- Coyote and Raven Go Canoeing: Coming Home to the Village
rich with witty often politically incisive coinages peter cole's Coyote and Raven Go Canoeing: Coming Home to the Village shape-shifts a word that evokes the book's tone and style: po/l/emic
framed as a canoe journey designed to get the paddlers back to the values of indigenous village life the book is characteristically performative engages in multiple forms of narrative inquiry and is powered by both a sense of injustices to indigenous peoples and a vision of more equitable and respectful relations with forest- four-legged winged- and human nations
often scathing the po/l/emic spares nobody (employment equity and affirmative action are charged with giving precedence to women over all other groups) but cole's solutions are concrete whether framed as raven's one step program: 'leave us alone' coyote's assessment of the need for a 'joint federally/provincially funded research chair on the "first peoples holocaust["] in every region of canada' or contribution to 'the transformation plan of the "head sshrcer"' (cole argues the organization should work with first nations communities and their scholars [what of the inuit and metis, peter?] 'to co-create a national aboriginal council [nac] which would be composed of only aboriginal people who would decide who would be awarded first nations funding')
Raven (squawking to coyote): you'd think she'd want to mention how the shape-shifting quality of that word po/l/emic suggests the ways our presence in this book animates it!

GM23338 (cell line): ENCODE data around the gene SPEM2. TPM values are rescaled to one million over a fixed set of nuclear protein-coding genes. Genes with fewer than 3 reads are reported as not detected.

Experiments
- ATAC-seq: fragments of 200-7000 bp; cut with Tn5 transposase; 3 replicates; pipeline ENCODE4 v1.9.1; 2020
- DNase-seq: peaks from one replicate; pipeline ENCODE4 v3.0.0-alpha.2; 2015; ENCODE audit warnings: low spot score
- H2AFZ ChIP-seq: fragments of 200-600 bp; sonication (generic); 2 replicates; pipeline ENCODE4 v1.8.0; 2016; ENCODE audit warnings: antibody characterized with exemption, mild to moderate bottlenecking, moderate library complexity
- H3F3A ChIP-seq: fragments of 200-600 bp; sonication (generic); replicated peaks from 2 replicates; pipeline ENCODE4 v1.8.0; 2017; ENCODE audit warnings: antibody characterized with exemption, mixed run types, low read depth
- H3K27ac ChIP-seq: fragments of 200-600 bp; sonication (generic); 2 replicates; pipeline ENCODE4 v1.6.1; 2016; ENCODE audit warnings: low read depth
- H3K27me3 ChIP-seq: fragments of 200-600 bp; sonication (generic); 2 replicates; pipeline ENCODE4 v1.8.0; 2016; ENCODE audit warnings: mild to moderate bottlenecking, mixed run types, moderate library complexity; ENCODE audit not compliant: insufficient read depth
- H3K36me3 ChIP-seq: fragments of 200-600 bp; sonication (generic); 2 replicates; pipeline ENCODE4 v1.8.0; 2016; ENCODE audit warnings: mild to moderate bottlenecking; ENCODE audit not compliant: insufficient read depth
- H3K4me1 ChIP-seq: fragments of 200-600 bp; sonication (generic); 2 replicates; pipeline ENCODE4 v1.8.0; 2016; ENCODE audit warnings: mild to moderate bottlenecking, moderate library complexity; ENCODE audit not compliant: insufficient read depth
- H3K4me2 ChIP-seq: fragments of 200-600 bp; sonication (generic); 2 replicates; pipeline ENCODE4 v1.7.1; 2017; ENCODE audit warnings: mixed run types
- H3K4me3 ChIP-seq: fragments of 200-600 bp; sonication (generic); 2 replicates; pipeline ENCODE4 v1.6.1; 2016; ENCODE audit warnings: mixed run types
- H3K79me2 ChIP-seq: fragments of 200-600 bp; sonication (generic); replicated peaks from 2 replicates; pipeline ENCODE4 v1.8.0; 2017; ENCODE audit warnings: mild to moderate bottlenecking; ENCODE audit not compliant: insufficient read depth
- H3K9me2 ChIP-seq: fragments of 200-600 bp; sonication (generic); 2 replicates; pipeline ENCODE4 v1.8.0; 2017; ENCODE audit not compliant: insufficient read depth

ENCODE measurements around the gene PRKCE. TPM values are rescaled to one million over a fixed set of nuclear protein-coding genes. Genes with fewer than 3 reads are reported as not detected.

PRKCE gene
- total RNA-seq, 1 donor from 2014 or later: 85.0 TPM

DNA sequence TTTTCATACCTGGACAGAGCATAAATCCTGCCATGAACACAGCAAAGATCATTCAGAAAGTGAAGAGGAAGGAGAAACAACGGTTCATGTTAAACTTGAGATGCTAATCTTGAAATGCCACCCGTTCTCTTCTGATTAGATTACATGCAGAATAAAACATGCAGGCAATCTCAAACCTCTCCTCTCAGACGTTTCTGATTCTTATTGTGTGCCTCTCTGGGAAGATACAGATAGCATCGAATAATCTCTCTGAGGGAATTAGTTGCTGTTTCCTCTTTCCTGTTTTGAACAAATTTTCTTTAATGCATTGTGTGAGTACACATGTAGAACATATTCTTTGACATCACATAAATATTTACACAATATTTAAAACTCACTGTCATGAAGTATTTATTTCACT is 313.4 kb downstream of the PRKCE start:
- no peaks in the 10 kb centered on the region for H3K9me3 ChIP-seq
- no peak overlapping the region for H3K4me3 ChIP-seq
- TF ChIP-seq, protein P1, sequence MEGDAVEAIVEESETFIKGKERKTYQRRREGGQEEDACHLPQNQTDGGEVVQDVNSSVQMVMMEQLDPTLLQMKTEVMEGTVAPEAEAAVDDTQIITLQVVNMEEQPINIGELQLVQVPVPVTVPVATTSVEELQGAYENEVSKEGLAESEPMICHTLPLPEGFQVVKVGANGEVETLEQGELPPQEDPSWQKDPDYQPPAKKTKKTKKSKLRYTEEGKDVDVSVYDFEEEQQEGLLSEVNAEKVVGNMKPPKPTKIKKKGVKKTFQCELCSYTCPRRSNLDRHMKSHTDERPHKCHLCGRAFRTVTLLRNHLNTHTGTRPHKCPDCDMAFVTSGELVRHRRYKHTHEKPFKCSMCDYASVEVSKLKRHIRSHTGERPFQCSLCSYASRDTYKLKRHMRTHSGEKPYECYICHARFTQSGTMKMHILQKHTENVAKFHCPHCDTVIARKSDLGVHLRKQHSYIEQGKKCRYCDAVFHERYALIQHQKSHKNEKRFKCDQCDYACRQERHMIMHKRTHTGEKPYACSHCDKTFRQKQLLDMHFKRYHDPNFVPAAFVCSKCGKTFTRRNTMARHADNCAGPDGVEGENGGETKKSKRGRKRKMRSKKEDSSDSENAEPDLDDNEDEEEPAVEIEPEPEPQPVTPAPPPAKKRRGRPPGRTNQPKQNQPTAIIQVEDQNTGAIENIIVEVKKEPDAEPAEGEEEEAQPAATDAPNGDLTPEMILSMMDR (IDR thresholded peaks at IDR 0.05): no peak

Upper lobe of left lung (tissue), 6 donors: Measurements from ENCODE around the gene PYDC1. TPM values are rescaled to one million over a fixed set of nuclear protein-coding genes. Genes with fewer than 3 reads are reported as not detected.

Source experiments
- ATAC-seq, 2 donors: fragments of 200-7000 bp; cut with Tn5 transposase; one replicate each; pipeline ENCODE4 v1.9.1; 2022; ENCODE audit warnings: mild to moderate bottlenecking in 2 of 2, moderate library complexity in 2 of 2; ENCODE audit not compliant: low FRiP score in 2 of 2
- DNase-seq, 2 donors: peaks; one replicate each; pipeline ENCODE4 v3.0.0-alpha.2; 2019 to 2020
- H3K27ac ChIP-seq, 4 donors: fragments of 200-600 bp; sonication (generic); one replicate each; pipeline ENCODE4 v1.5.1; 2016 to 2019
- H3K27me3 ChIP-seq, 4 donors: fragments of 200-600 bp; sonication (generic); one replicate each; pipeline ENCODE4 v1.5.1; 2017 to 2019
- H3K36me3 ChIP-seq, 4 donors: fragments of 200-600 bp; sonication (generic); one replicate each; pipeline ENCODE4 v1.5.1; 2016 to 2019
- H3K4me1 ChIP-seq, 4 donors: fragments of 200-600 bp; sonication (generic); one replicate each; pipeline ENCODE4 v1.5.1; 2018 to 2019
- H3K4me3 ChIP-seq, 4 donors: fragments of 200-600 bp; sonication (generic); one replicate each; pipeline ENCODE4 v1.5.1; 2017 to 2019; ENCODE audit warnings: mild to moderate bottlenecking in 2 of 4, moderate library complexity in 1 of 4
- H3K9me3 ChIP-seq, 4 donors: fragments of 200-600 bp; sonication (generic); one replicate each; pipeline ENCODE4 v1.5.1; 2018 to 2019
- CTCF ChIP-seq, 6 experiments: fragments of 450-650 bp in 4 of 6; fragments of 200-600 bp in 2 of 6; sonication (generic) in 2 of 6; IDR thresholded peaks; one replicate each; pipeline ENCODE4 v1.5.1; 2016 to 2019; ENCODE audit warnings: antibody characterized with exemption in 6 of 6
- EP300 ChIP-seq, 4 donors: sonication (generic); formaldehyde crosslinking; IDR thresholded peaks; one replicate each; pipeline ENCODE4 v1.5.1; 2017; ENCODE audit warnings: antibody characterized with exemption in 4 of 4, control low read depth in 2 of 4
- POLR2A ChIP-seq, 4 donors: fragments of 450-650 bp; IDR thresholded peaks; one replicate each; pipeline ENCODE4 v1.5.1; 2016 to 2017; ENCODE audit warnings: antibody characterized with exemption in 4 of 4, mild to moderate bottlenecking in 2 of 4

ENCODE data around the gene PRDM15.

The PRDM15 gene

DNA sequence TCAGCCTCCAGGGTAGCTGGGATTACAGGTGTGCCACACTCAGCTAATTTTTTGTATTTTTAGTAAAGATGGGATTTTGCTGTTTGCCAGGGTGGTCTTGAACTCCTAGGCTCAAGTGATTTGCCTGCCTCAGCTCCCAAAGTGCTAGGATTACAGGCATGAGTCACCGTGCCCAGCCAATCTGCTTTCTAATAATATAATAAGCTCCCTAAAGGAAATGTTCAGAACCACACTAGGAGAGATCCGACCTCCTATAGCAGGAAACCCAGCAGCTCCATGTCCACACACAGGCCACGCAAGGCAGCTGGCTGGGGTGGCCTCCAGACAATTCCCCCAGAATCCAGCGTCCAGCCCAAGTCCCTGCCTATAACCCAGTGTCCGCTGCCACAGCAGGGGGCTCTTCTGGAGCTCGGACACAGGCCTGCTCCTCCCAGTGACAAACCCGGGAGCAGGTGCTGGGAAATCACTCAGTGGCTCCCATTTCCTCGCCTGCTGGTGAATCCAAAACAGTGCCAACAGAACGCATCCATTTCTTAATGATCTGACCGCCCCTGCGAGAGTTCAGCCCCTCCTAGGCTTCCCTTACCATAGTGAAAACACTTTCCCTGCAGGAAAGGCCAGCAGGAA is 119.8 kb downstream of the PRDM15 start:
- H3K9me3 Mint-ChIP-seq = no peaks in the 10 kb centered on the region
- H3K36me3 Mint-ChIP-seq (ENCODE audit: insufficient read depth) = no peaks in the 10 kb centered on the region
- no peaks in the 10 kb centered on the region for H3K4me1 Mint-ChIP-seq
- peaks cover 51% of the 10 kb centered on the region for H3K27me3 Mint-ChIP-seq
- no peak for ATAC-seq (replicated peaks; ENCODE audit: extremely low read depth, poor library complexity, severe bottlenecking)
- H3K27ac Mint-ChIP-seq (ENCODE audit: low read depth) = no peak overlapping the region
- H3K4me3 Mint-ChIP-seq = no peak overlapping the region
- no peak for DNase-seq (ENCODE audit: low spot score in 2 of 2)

Coyote: arooo! you'd think she'd know to start by making clear that our tracks are everywhere in this book from the graphics of our paw and claw prints in the margins to the attempts to carry across to the page by using various kinds of conversational style our habitat in the oral traditions of turtle island peoples it's our spirit that informs the shape-shifting of academic discourse making it more hospitable to indigenous ways of knowing and being and expressing [End Page 166]
Sag(ging reviewer): this book implicitly questions whether current forms of academic discourse don't prevent some kinds of things from getting said and nothing makes clearer the challenge cole is making to the 'hege/money' of WEStern academic methodologies than his including in his list of references 'Coyote (outside of time). Personal communication.' oral tradition is as legitimate a source as any printed text he's saying
Wes: he'd like his readers to believe that his refusal to respect either the difference between the creative and the critical or the disciplinary boundaries between environmental studies (the back cover claims he's an environmental studies professor) indigenous studies education political studies history philosophy the performing arts sociology (the list could go on) IS ACTUALLY PRODUCTIVE AND SHOULD BE TAKEN SERIOUSLY! he seems to think he can talk about everything and use a mish-mash of methodologies to do so
Raven: wrakkk on peter
Coyote: WES is so busy getting his knickers in a knot he doesn't seem to notice that laughter and the serious business of scholarship journey happily together in this work
Wes: anyone who thinks it's legitimate to interview books and let tricksters and caricatures of westerners contribute to the conversation or to report snippets of conference presentations taking presenters' comments out of context needs to be told otherwise just talking mostly about past unfortunate educational experiences to friends he visits during his publicly funded travels transcribing that talk and calling that research – well! need I say more?
Sag: one thing that troubles me is the name-calling cole engages in apples (red on the outside, white on the in) coconuts (brown out, white in) get sarcastically dismissed rather than analyzed as products of oppressive power relations naming oppressors and oppressive conditions is one thing but isn't there a difference between naming and name-calling?
cole's anger at wie's (white indian experts) is contextualized by the tricksters musing 'I wonder how...